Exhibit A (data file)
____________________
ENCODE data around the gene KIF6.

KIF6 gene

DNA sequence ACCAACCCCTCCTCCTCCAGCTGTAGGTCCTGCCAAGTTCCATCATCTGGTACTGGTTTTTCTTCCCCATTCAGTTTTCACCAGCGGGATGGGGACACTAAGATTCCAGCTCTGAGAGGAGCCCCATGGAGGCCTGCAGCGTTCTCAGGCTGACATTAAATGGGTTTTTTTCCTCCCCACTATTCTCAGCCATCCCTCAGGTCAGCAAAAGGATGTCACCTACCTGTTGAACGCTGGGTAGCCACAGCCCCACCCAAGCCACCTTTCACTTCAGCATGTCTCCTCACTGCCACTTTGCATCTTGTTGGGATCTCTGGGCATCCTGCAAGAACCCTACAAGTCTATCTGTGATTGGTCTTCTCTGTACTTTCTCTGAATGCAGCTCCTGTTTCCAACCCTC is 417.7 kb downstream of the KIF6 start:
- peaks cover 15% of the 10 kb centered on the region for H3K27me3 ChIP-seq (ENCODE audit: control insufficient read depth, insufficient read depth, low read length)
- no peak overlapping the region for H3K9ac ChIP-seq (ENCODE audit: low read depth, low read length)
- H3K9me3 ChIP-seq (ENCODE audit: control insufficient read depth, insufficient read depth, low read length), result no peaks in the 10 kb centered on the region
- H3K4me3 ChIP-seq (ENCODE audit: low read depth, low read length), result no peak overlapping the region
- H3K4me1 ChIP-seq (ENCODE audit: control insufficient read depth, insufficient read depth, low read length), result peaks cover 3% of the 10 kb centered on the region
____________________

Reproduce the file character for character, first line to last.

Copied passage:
ENCODE data around the gene KIF6.

KIF6 gene

DNA sequence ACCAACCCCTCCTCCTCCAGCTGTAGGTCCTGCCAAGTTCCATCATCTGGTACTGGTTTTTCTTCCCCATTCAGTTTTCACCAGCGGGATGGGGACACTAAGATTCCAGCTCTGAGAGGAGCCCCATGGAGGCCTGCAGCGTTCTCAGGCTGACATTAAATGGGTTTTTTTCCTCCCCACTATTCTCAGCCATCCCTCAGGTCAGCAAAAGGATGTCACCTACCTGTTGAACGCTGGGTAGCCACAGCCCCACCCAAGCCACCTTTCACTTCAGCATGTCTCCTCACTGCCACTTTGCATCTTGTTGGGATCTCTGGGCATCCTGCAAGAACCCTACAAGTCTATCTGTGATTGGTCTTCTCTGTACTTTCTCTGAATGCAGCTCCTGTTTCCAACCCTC is 417.7 kb downstream of the KIF6 start:
- peaks cover 15% of the 10 kb centered on the region for H3K27me3 ChIP-seq (ENCODE audit: control insufficient read depth, insufficient read depth, low read length)
- no peak overlapping the region for H3K9ac ChIP-seq (ENCODE audit: low read depth, low read length)
- H3K9me3 ChIP-seq (ENCODE audit: control insufficient read depth, insufficient read depth, low read length), result no peaks in the 10 kb centered on the region
- H3K4me3 ChIP-seq (ENCODE audit: low read depth, low read length), result no peak overlapping the region
- H3K4me1 ChIP-seq (ENCODE audit: control insufficient read depth, insufficient read depth, low read length), result peaks cover 3% of the 10 kb centered on the region